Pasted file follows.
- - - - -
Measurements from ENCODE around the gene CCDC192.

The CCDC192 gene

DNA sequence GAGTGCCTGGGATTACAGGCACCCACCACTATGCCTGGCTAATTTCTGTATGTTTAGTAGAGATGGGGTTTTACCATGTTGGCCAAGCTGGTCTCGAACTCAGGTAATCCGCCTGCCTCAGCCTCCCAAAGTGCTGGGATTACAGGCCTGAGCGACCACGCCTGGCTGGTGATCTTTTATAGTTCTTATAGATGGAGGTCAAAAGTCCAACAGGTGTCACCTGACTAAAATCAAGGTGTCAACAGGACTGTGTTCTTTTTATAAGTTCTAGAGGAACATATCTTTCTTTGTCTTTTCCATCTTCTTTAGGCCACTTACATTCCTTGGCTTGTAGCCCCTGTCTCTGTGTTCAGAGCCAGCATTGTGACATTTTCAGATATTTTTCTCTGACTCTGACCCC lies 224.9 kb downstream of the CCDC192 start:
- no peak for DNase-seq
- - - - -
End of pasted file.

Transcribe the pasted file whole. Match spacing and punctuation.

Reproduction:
Measurements from ENCODE around the gene CCDC192.

The CCDC192 gene

DNA sequence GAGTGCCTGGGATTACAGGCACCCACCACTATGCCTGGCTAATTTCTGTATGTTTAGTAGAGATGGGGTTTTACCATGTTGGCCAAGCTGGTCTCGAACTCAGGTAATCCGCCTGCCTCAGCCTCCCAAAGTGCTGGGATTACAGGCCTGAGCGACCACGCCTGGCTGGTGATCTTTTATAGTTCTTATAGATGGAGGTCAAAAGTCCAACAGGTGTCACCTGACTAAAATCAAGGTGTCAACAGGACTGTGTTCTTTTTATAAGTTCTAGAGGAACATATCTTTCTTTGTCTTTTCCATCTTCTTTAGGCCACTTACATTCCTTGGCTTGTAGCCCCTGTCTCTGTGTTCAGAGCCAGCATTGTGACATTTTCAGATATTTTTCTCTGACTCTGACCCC lies 224.9 kb downstream of the CCDC192 start:
- no peak for DNase-seq